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Et fi sa liberté te faisait entreprendre,
pour monter au trône et lui donner la loi,
que ce grand fardeau de l'empire Romain
C'est elle qu'on adore, et non pas ta personne,
Emilia enters, and behaves with the most insolent pride, undaunted assurance, and unfeeling ingratitude ; and declares to Au-gustus, that as long as she is handsome enough to get lovers he shall never want enemies. Augustus still adheres to his plan of clemency, (for that too is plan, and the result of prudent deliberation, not of generous magnanimity) he pardons Maximus, forgives Cinna in spite of his unworthiness, and bestows upon him Emilia and the consulship. Emilia is at last mitigated, and modestly tells Augustus that heaven has ordained a change in the commonwealth since it has changed her heart. What is there in all this that can move either pity or terror? In what is it moral, in what is it interesting, where is it pathetic ?
It is a common error in the plan of Corneille's tragedies, that the interest of the piece turns upon some unknown person, generally a haughty princess ; fo that instead of the representation of an important event, and the characters of illustrious persons, the businefs of the drama is the love-intrigue of a termagant lady, who, if she is a Roman, infults the Barbarians, if she is a Barbarian, braves the Romans, and even to her lover is infolent and fierce. Were such
Were such a person to be produced on our theatre, The would be taken for a mad poetess escaped from her keepers in Bedlam, who, fancying herself å queen, was ranting, and delivering her man. dates in rhyme upon the stage. All the excuse that can be made for Corneille in such representation, is, that characters like thefe, dignified indeed with ndbler sentiments, were admired in the romances in which the manners of chivalry are exaggeTated. By the institutions of chivalry every valjant knight professed a peculiar 4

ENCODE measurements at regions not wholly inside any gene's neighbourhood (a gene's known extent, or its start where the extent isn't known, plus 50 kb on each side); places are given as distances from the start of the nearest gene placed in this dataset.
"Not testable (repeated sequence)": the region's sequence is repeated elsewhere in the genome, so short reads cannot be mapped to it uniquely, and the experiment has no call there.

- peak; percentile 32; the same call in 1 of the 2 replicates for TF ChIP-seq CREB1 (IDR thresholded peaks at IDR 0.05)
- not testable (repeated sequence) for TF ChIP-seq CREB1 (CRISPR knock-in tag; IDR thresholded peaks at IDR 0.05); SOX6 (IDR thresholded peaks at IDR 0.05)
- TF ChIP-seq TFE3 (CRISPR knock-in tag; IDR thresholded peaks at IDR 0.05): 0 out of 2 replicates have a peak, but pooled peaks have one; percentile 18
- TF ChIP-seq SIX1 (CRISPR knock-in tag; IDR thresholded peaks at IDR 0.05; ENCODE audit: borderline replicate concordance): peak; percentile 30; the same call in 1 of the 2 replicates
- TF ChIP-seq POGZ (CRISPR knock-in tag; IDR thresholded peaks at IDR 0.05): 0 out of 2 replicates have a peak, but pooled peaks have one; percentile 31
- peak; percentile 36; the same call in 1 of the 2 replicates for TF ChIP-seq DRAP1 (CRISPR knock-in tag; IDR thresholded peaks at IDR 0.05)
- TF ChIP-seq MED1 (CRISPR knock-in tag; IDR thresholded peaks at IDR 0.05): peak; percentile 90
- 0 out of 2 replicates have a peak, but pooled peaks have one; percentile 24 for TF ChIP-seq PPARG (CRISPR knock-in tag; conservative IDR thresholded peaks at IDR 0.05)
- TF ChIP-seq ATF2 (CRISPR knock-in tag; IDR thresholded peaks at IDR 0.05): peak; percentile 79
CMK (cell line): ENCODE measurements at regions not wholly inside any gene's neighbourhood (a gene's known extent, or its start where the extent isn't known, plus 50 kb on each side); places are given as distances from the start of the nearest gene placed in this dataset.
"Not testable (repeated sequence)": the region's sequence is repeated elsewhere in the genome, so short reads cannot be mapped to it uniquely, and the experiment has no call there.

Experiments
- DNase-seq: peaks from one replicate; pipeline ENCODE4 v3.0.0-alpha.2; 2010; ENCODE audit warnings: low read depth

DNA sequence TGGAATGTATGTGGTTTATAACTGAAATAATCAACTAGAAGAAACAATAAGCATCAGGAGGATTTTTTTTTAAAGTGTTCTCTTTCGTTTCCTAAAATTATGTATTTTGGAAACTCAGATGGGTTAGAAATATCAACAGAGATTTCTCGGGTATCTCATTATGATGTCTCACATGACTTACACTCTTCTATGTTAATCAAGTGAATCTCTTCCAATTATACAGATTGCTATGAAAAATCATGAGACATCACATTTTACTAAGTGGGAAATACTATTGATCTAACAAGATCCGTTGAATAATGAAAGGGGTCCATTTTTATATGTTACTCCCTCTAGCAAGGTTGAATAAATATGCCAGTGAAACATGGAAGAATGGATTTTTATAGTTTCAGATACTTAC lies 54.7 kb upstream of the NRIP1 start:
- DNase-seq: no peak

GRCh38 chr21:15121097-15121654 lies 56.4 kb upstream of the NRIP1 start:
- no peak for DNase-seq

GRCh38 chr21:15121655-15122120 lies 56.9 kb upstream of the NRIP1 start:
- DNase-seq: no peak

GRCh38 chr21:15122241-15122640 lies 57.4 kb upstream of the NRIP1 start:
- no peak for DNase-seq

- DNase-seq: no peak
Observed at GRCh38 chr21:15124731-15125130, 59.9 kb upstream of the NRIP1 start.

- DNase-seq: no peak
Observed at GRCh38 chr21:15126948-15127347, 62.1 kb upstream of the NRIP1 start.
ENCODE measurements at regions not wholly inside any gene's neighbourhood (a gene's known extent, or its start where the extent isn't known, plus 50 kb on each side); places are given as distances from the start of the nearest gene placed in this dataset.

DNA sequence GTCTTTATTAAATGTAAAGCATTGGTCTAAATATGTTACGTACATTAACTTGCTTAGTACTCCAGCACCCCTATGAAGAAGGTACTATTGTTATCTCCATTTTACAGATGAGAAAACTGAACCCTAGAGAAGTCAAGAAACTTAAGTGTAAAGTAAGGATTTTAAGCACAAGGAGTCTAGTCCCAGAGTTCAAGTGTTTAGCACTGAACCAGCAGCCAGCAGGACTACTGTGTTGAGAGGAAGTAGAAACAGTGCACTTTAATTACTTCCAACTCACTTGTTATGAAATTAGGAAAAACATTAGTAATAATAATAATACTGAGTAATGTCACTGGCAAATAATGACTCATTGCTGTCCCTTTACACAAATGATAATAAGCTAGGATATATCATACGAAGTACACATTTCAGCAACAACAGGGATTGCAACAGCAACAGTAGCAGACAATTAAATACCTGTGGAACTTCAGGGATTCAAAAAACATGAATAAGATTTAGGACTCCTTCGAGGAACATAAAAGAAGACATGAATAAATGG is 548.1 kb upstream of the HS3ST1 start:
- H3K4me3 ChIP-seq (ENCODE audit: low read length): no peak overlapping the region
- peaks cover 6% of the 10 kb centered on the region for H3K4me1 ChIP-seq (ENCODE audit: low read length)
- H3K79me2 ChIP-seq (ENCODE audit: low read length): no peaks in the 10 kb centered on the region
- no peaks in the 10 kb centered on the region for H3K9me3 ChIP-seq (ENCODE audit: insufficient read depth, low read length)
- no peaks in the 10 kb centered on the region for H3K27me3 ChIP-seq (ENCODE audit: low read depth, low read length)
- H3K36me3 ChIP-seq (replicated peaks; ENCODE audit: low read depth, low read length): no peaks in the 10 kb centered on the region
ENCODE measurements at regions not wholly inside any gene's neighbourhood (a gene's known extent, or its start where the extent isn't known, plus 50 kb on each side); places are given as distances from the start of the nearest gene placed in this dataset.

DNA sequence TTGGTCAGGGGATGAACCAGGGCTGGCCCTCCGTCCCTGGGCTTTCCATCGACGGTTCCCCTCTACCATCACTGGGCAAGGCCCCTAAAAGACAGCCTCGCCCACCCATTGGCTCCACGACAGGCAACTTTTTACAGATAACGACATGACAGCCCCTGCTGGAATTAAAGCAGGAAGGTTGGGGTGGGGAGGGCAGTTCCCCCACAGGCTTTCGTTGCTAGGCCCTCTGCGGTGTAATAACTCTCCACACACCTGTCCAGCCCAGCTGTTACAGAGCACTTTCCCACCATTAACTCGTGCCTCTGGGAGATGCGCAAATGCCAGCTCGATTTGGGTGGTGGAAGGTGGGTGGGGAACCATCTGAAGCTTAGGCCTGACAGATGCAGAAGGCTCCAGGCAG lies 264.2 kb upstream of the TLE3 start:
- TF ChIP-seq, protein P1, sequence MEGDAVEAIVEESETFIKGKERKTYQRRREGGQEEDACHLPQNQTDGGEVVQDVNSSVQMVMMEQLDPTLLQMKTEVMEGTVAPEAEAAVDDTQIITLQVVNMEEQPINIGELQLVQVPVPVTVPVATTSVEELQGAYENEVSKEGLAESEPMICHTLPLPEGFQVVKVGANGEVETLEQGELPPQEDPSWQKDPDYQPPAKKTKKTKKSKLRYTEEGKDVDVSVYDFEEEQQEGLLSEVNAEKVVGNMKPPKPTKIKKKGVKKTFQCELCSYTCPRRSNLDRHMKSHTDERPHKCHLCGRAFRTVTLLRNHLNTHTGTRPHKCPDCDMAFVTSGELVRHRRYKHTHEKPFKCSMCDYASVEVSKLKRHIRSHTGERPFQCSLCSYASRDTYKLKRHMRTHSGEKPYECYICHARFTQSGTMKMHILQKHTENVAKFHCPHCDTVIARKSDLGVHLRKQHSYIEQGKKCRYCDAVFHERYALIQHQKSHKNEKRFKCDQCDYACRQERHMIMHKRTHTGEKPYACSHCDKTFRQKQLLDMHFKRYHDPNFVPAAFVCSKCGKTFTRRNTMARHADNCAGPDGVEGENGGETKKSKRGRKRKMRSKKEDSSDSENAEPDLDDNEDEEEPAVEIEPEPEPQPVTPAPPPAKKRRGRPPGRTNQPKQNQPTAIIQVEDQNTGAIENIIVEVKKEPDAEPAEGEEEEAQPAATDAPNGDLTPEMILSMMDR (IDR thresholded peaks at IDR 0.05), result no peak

devotion to the fair sex, in whose cause, as the champion of the defenceless, and protector of the oppressed, he was always ready to take arms. A lady's interest being often the object, and sometimes her person the prize of a combat, she was supposed to inspire his courage ; and, as he was to be not less distinguished for politeness than valour, he affected an air of submissive obedience, while she, by the courtesy of knighthood, was allowed to assume a stile of superiority and command. To
these manners into ancient Greece and Rome, and weave them into a conspiracy there, betrays want of judgment. In the strain of romance this drama is carried on. The lady enjoins her lover to kill Augustus ; that adventure atchieved he is to hope for her hand; his glory is to be derived from her acknowledge ing him worthy of it; she is continually exhorting him to deserve the honour of being beloved by her. The fate of Augustus, of the Roman empire, all the duties of the citizen and the friend, are to depend on her
decision. She says to Augustus, when he has discovered the conspiracy, as a sufficient vindication of her lover, : Oui, tout ce qu'il a fait, il l'a fait pour me plaire,
Et j'en etois, feigneur, la cause et le salaire. The author certainly intended to recommend Cinna to his spectators merely as a loyal lover, according to the phrase of romance: in every other light he appears contemptible, and indeed suffers himself to be used with the greateit contempt and indignity. As Shakespear laboured to shew that the motives of Brutus were untinctured by any bad passion ; on the contrary every movement in the mind of Cinna has the character of baseness, and whether he conspires or whether he repents of it, he is still, as he acknowledges himself to be,
Un esprit malheureux, Qui ne forme qu'en lache un dessein genereux.
From this unhappy wretch who basely conceives a generous design, let us turn to Brutus. There we shall see the different